Leivo breaks out from scoring slump in a big way, Spott holding all players accountable

Josh Leivo scored three times in Toronto's 5-2 win against the Utica Comets on Saturday- Image courtesy of Christian at TSGPhoto

Josh Leivo scored three times in Toronto’s 5-2 win against the Utica Comets on Saturday- Image courtesy of Christian at TSGPhoto

January 6, 2014

TORONTO– Josh Leivo was in need of a spark to get over his scoring struggles, and on Saturday he got it when he was placed on the Marlies top line with centreman Greg McKegg.

After going 12 games without a goal, and just one in his last 15 outings, Leivo broke out with his first-career hat trick as Toronto downed the visiting Utica Comets 5-2.

McKegg, who played on a line with the Innisfil, Ont. native earlier in the season, assisted on two of the rookie’s goals.

“We met after the game (against Syracuse) with (Marlies GM) Dave Poulin and (Development Coach) Steve Staios, we talked about some player movement both in and out of our lineup and some line combinations,” said Marlies head coach Steve Spott post game to reporters. “We agreed on giving Josh an opportunity to play with McKegg…they had some chemistry before.”

“We’re pretty familiar with each other,” added McKegg. “Josh is  great player wih a great shot.”

Prior to Saturday, Leivo’s last goal came way back on Nov. 19 and through the month of December he registered only one assist and found himself a healthy scratch for a game against the Hamilton Bulldogs on Dec 7.

The 20-year-old now has eight goals and 16 points in 26 games with the Marlies.

Spott made it clear to his club early in the season that every player would be held accountable regardless of their status in the organization. That message hasn’t changed.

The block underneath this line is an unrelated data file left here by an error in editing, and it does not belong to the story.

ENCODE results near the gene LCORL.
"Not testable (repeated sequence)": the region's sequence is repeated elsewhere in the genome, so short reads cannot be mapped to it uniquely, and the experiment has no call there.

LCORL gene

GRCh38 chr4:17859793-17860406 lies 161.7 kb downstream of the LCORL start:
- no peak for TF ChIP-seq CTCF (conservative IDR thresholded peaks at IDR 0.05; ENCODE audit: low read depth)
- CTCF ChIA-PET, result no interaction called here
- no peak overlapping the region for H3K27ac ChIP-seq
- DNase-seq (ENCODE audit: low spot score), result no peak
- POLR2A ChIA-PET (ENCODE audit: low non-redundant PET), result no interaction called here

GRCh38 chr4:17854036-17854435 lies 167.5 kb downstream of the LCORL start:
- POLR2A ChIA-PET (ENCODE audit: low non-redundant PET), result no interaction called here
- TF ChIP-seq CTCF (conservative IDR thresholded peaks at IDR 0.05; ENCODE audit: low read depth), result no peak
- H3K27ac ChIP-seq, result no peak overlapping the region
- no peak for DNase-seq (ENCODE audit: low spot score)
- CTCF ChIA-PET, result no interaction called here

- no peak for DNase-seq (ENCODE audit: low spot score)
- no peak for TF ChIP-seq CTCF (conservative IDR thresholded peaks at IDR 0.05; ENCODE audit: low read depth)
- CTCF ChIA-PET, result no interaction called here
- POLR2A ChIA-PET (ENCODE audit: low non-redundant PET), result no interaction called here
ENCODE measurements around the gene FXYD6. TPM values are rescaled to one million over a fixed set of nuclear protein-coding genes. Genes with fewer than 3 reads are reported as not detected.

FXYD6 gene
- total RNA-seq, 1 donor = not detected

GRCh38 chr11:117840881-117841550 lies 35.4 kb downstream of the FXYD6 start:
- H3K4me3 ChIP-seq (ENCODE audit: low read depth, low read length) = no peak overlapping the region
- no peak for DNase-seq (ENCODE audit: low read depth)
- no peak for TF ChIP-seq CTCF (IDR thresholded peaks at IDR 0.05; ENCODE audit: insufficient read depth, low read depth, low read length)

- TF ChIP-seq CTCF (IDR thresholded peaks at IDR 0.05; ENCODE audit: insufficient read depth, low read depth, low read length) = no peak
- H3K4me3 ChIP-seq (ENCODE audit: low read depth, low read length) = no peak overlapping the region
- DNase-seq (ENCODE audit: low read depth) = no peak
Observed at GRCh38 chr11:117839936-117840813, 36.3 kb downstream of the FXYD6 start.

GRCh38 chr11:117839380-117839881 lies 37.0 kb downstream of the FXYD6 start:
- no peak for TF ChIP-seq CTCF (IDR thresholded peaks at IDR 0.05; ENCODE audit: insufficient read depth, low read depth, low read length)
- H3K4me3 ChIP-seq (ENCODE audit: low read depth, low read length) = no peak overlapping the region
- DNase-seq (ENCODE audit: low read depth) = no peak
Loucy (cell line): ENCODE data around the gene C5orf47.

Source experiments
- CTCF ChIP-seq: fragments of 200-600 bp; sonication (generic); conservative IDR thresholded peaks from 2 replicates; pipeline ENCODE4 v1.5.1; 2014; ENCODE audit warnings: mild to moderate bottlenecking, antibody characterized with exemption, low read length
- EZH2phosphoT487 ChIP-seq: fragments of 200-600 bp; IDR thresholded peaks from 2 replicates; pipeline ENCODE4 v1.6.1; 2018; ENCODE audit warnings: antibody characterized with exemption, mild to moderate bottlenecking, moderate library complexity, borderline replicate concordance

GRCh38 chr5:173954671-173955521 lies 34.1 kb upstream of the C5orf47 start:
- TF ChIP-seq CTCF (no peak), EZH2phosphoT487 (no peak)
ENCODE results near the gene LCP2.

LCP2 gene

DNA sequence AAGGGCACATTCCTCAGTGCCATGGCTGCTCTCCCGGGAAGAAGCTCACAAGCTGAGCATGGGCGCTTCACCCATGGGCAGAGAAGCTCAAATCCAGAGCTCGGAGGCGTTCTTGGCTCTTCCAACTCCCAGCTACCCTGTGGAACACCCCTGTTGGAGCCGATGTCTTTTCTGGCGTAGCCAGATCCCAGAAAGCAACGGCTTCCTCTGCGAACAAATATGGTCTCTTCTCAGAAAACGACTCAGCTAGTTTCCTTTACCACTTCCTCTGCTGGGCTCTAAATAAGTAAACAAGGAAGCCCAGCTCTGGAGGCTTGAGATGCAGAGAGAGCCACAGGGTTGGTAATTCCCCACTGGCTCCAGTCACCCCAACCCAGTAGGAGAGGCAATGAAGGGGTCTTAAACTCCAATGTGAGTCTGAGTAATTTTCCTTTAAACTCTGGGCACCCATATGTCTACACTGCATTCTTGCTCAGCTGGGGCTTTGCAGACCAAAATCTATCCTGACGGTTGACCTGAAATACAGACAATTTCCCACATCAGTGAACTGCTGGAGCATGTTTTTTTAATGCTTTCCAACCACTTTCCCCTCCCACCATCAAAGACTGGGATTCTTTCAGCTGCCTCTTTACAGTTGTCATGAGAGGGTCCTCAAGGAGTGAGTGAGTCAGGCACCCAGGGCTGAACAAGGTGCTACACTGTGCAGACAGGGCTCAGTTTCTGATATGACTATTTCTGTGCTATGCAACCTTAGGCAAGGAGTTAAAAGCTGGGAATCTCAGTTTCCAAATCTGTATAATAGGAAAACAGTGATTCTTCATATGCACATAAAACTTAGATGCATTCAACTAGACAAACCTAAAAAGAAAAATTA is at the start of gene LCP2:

Like Leivo in December, the coach hasn’t hesitated to scratch a player when needed and Saturday against the Comets prospect Brad Ross and veteran Mike Duco found themselves watching rather than playing.

Ross has struggled through his sophomore season and has had difficulty finding ways to produce. While the 43rd pick from the 2010 NHL draft has shown signs of positive growth in chunks, his performance in Friday’s 6-3 loss to the Syracuse Crunch was enough for Spott to bench him against Utica.

“You talk about confidence, at this level you have to find it and the way to find it is to work harder and he has to work harder,” said Spott. “He cares, he’s a passionate guy, he’s a high draft pick, we all need this to work. But Brad has to be better, as do some others.”

Duco, whose relationship with Spott goes back to junior with the Kitchener Rangers, disgruntled his coach against the Crunch as well and had to pay for it.

In the third period against Syracuse, the 26-year-old scored his first goal since returning from a high ankle sprain, however three minutes after that he took a hooking penalty that led to a Syracuse goal.

“He turned over a puck, took a bad penalty and (Syracuse) scored on it,” said Spott. “That’s the fine line we’re walking right now with healthy players.”

Spott currently has 16 forwards to choose from to fill his four lines.

Spencer Abbott has been the Marlies most consistent forward all season as he’s stayed a point-per-game player for 31 contests.

The 25-year-old has played the right wing as a top-six for majority of the campaign, including the top unit on the power play. Against the Comets he was still on the top power-play unit, however Spott moved him to the point and played Leivo, McKegg and Carter Ashton as his forwards.

The move paid off as Toronto scored two power-play goals in a game for the first time since November.

“He (played the point) in college, he has tremendous poise, he’s able to make plays from back there,” said Spott. “He doesn’t have a heavy shot but he can get the puck to the net.”

The Marlies play their next seven games on the road, including back-to-back contests against the IceCaps in St. John’s starting Friday. They return to Toronto on Jan 25 to host the Chicago Wolves.



One Response to Leivo breaks out from scoring slump in a big way, Spott holding all players accountable

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